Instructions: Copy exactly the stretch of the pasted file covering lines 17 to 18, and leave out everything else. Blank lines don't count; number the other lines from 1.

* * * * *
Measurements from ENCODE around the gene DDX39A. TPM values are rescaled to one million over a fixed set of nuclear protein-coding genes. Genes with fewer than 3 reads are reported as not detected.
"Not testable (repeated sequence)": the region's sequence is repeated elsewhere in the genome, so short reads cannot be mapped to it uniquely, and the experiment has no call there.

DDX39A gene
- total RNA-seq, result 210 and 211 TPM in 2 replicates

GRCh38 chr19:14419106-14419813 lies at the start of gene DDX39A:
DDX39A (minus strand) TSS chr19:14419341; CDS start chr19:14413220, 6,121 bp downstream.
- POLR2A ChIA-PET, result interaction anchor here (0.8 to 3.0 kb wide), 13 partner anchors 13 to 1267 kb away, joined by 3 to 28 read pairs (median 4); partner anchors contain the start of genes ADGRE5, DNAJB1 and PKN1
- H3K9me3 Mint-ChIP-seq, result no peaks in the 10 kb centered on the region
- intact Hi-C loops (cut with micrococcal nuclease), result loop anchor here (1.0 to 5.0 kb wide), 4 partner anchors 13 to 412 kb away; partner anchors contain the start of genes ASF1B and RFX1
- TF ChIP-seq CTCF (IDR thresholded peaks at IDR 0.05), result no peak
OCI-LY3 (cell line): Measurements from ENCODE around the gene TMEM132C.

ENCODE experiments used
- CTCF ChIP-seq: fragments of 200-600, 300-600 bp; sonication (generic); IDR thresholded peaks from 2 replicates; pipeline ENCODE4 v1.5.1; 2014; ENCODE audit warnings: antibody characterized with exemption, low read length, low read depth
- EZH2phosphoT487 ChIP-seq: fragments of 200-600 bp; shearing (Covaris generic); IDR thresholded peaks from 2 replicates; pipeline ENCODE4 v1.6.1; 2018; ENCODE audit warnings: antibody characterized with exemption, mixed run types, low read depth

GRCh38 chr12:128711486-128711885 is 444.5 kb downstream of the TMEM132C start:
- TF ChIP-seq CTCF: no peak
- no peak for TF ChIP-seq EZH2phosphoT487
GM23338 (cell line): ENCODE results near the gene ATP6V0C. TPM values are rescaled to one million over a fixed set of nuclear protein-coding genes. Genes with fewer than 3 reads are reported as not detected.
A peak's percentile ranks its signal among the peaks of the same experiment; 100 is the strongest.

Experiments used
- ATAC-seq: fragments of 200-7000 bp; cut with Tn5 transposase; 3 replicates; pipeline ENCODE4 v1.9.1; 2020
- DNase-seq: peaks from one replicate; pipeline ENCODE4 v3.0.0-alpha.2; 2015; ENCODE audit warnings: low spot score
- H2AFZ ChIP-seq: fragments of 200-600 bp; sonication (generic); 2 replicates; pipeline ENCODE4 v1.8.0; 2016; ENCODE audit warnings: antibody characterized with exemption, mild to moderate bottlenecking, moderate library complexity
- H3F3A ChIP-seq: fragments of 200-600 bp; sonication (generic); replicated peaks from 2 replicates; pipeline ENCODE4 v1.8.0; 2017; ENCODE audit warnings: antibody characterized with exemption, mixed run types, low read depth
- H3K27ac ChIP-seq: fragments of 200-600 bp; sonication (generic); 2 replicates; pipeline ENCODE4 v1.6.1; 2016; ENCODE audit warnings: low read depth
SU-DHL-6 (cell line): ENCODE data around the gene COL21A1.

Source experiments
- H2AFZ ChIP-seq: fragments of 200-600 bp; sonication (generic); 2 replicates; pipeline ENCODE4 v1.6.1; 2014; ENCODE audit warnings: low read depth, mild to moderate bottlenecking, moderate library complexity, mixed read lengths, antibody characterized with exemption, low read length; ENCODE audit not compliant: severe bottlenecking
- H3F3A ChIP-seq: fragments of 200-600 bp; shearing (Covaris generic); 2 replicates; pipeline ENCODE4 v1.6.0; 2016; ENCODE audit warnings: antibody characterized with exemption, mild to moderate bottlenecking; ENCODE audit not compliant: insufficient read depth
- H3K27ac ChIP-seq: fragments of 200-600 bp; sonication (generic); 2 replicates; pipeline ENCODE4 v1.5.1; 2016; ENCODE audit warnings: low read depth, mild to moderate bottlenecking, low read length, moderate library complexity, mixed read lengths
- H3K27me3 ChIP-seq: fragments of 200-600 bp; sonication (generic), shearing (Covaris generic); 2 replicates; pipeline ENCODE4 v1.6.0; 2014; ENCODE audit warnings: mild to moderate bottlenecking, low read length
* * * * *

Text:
- no peak for TF ChIP-seq EZH2phosphoT487
GM23338 (cell line): ENCODE results near the gene ATP6V0C. TPM values are rescaled to one million over a fixed set of nuclear protein-coding genes. Genes with fewer than 3 reads are reported as not detected.